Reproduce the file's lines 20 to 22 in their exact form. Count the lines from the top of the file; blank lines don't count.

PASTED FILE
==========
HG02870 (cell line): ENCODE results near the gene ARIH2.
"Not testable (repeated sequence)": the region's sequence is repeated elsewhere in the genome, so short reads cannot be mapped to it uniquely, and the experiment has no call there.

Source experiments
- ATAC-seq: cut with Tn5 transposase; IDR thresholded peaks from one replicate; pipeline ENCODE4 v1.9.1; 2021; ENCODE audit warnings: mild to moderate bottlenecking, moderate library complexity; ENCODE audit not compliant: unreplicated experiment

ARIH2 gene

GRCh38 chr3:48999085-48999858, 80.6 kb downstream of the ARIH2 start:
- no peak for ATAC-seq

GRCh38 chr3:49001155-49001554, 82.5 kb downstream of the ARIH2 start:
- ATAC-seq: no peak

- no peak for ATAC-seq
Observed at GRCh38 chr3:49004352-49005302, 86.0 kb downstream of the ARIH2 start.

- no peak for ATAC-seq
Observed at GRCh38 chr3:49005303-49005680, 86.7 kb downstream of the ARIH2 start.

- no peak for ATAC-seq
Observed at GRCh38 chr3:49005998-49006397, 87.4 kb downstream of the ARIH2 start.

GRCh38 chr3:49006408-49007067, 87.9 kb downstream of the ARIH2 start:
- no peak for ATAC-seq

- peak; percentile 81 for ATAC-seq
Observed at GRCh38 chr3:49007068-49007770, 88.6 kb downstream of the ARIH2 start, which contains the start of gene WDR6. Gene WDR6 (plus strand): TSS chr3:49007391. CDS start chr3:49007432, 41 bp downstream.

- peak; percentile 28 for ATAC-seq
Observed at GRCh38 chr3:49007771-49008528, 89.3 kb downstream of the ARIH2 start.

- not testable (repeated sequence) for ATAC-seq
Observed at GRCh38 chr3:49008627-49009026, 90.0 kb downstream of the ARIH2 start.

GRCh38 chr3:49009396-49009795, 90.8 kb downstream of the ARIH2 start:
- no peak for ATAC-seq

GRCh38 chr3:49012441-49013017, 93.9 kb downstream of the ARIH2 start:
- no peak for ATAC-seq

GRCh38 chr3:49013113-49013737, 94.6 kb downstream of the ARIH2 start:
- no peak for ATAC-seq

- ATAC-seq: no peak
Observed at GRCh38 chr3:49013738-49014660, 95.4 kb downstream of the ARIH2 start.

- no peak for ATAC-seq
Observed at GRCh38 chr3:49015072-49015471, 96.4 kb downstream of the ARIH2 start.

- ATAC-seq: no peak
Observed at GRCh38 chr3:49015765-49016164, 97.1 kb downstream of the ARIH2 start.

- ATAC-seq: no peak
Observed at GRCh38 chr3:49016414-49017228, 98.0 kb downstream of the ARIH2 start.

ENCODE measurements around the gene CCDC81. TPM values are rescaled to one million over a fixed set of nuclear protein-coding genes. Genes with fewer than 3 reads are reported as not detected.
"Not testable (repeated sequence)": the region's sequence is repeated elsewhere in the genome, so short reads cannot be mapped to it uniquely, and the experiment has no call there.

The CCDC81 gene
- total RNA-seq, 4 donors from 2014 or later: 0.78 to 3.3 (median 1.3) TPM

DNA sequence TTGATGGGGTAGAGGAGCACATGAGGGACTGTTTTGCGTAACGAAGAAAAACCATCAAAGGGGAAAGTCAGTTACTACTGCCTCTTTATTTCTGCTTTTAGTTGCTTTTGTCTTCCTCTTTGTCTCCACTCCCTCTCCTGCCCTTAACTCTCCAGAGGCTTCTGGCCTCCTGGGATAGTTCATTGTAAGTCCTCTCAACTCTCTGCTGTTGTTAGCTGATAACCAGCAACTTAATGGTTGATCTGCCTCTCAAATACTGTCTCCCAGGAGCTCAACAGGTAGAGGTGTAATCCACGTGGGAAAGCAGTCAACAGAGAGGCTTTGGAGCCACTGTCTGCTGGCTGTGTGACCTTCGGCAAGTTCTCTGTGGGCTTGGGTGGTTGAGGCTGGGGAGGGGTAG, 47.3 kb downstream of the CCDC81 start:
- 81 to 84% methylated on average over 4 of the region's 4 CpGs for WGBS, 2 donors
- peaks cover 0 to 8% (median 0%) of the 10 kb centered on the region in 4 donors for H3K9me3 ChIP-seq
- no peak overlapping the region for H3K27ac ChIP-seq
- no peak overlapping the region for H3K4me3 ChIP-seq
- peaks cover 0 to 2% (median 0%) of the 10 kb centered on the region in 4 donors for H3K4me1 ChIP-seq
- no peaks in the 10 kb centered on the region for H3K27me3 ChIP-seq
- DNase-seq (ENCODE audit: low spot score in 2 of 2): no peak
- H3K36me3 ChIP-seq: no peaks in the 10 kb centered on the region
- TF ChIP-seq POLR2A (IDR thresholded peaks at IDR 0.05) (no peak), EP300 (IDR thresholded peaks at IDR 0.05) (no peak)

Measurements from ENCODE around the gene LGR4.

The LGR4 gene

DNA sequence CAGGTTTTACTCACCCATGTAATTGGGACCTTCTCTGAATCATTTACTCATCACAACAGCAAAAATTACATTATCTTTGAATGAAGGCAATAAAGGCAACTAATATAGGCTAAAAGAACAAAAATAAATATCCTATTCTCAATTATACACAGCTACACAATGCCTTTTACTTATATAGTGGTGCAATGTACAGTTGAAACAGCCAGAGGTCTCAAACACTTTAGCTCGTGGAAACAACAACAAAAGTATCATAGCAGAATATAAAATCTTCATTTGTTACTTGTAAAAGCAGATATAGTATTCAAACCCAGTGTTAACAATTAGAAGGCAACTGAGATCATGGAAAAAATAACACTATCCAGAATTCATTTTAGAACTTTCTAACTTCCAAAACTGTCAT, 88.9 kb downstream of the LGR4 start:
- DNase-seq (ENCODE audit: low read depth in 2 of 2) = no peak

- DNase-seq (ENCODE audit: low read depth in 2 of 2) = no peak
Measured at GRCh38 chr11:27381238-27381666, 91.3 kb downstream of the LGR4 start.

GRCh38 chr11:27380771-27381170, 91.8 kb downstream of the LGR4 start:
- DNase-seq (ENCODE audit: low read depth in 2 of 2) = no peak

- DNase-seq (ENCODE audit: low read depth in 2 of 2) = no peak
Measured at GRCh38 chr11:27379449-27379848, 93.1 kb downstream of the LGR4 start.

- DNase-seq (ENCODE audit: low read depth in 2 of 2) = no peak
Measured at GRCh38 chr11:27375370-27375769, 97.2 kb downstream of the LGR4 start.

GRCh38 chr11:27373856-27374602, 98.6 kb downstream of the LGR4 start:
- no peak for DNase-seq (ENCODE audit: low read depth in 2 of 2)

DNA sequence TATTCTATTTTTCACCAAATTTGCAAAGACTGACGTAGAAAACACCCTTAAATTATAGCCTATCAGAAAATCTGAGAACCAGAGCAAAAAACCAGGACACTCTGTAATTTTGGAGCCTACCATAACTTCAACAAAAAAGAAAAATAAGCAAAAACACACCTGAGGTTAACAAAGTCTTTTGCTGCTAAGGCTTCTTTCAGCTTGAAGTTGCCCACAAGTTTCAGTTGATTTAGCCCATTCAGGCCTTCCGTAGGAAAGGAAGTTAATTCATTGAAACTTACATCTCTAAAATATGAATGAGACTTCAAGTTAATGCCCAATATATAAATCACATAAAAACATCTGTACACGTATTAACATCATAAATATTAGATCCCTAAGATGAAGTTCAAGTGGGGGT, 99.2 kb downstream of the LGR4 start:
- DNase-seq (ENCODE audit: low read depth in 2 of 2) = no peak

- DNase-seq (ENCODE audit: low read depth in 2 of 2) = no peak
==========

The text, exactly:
- peak; percentile 28 for ATAC-seq
Observed at GRCh38 chr3:49007771-49008528, 89.3 kb downstream of the ARIH2 start.

- not testable (repeated sequence) for ATAC-seq